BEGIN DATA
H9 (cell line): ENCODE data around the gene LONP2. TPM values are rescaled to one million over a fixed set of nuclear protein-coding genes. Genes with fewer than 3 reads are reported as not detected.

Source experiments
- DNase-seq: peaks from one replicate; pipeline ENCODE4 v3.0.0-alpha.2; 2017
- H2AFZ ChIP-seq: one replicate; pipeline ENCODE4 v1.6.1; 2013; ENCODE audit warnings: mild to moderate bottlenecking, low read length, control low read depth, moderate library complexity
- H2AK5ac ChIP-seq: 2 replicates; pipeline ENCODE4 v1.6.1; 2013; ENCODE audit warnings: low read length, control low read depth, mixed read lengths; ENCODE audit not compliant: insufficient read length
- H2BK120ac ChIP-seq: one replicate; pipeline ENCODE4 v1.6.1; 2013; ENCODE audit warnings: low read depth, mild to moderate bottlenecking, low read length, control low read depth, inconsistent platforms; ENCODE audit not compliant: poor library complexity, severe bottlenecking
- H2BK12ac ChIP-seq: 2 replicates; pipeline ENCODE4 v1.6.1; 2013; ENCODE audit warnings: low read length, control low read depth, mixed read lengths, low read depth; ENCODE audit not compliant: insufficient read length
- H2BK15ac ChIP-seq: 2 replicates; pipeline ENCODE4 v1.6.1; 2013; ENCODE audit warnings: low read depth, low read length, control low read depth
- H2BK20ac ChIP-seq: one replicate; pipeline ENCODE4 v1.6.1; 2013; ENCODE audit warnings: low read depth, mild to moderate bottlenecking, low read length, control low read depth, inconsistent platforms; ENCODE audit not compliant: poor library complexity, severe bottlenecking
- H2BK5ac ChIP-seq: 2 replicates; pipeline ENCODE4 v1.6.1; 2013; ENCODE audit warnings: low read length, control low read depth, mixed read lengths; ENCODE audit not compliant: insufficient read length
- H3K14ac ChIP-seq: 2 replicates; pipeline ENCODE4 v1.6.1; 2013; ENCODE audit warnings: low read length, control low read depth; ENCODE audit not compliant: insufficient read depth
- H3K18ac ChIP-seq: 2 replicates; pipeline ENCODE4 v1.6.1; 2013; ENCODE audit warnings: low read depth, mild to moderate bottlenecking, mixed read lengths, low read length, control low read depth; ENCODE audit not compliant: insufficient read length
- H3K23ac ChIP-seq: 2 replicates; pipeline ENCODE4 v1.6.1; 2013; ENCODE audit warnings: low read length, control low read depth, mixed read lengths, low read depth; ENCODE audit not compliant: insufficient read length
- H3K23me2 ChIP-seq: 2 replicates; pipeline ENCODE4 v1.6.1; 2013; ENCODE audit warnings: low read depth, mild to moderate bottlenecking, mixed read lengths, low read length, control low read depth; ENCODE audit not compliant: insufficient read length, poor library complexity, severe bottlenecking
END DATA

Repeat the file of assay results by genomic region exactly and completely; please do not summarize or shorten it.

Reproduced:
H9 (cell line): ENCODE data around the gene LONP2. TPM values are rescaled to one million over a fixed set of nuclear protein-coding genes. Genes with fewer than 3 reads are reported as not detected.

Source experiments
- DNase-seq: peaks from one replicate; pipeline ENCODE4 v3.0.0-alpha.2; 2017
- H2AFZ ChIP-seq: one replicate; pipeline ENCODE4 v1.6.1; 2013; ENCODE audit warnings: mild to moderate bottlenecking, low read length, control low read depth, moderate library complexity
- H2AK5ac ChIP-seq: 2 replicates; pipeline ENCODE4 v1.6.1; 2013; ENCODE audit warnings: low read length, control low read depth, mixed read lengths; ENCODE audit not compliant: insufficient read length
- H2BK120ac ChIP-seq: one replicate; pipeline ENCODE4 v1.6.1; 2013; ENCODE audit warnings: low read depth, mild to moderate bottlenecking, low read length, control low read depth, inconsistent platforms; ENCODE audit not compliant: poor library complexity, severe bottlenecking
- H2BK12ac ChIP-seq: 2 replicates; pipeline ENCODE4 v1.6.1; 2013; ENCODE audit warnings: low read length, control low read depth, mixed read lengths, low read depth; ENCODE audit not compliant: insufficient read length
- H2BK15ac ChIP-seq: 2 replicates; pipeline ENCODE4 v1.6.1; 2013; ENCODE audit warnings: low read depth, low read length, control low read depth
- H2BK20ac ChIP-seq: one replicate; pipeline ENCODE4 v1.6.1; 2013; ENCODE audit warnings: low read depth, mild to moderate bottlenecking, low read length, control low read depth, inconsistent platforms; ENCODE audit not compliant: poor library complexity, severe bottlenecking
- H2BK5ac ChIP-seq: 2 replicates; pipeline ENCODE4 v1.6.1; 2013; ENCODE audit warnings: low read length, control low read depth, mixed read lengths; ENCODE audit not compliant: insufficient read length
- H3K14ac ChIP-seq: 2 replicates; pipeline ENCODE4 v1.6.1; 2013; ENCODE audit warnings: low read length, control low read depth; ENCODE audit not compliant: insufficient read depth
- H3K18ac ChIP-seq: 2 replicates; pipeline ENCODE4 v1.6.1; 2013; ENCODE audit warnings: low read depth, mild to moderate bottlenecking, mixed read lengths, low read length, control low read depth; ENCODE audit not compliant: insufficient read length
- H3K23ac ChIP-seq: 2 replicates; pipeline ENCODE4 v1.6.1; 2013; ENCODE audit warnings: low read length, control low read depth, mixed read lengths, low read depth; ENCODE audit not compliant: insufficient read length
- H3K23me2 ChIP-seq: 2 replicates; pipeline ENCODE4 v1.6.1; 2013; ENCODE audit warnings: low read depth, mild to moderate bottlenecking, mixed read lengths, low read length, control low read depth; ENCODE audit not compliant: insufficient read length, poor library complexity, severe bottlenecking